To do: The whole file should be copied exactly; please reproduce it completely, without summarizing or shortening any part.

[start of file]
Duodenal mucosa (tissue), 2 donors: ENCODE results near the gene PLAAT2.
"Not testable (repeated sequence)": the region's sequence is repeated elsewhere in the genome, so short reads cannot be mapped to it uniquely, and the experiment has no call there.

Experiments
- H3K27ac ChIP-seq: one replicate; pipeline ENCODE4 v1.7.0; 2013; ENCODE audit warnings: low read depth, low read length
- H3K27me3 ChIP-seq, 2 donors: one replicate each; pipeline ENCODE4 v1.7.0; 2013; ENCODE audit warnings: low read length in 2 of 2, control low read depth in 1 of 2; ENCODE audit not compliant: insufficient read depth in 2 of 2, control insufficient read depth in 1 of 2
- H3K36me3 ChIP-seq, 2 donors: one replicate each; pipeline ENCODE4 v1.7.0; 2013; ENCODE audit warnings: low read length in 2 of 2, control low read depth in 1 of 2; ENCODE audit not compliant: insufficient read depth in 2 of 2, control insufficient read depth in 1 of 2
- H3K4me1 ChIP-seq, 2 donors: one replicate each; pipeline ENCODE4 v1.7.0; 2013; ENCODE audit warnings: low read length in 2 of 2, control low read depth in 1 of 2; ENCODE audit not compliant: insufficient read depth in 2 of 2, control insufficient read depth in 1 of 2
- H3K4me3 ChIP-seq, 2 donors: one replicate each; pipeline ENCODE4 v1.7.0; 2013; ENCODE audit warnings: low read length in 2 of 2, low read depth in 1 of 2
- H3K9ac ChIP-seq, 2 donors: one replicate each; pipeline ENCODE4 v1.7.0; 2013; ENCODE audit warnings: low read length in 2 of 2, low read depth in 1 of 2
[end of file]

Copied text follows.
Duodenal mucosa (tissue), 2 donors: ENCODE results near the gene PLAAT2.
"Not testable (repeated sequence)": the region's sequence is repeated elsewhere in the genome, so short reads cannot be mapped to it uniquely, and the experiment has no call there.

Experiments
- H3K27ac ChIP-seq: one replicate; pipeline ENCODE4 v1.7.0; 2013; ENCODE audit warnings: low read depth, low read length
- H3K27me3 ChIP-seq, 2 donors: one replicate each; pipeline ENCODE4 v1.7.0; 2013; ENCODE audit warnings: low read length in 2 of 2, control low read depth in 1 of 2; ENCODE audit not compliant: insufficient read depth in 2 of 2, control insufficient read depth in 1 of 2
- H3K36me3 ChIP-seq, 2 donors: one replicate each; pipeline ENCODE4 v1.7.0; 2013; ENCODE audit warnings: low read length in 2 of 2, control low read depth in 1 of 2; ENCODE audit not compliant: insufficient read depth in 2 of 2, control insufficient read depth in 1 of 2
- H3K4me1 ChIP-seq, 2 donors: one replicate each; pipeline ENCODE4 v1.7.0; 2013; ENCODE audit warnings: low read length in 2 of 2, control low read depth in 1 of 2; ENCODE audit not compliant: insufficient read depth in 2 of 2, control insufficient read depth in 1 of 2
- H3K4me3 ChIP-seq, 2 donors: one replicate each; pipeline ENCODE4 v1.7.0; 2013; ENCODE audit warnings: low read length in 2 of 2, low read depth in 1 of 2
- H3K9ac ChIP-seq, 2 donors: one replicate each; pipeline ENCODE4 v1.7.0; 2013; ENCODE audit warnings: low read length in 2 of 2, low read depth in 1 of 2